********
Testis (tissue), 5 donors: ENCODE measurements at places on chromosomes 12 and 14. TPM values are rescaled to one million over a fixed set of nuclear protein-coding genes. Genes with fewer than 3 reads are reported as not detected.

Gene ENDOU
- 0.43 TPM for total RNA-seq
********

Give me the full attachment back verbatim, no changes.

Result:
Testis (tissue), 5 donors: ENCODE measurements at places on chromosomes 12 and 14. TPM values are rescaled to one million over a fixed set of nuclear protein-coding genes. Genes with fewer than 3 reads are reported as not detected.

Gene ENDOU
- 0.43 TPM for total RNA-seq